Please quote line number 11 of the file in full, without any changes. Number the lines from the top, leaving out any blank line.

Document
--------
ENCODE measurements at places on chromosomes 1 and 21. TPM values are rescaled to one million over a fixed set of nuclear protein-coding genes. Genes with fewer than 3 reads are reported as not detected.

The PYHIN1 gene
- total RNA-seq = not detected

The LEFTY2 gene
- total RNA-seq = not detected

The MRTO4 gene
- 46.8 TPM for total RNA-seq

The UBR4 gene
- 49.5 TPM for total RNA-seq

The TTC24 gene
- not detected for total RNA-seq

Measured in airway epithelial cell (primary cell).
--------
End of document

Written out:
- not detected for total RNA-seq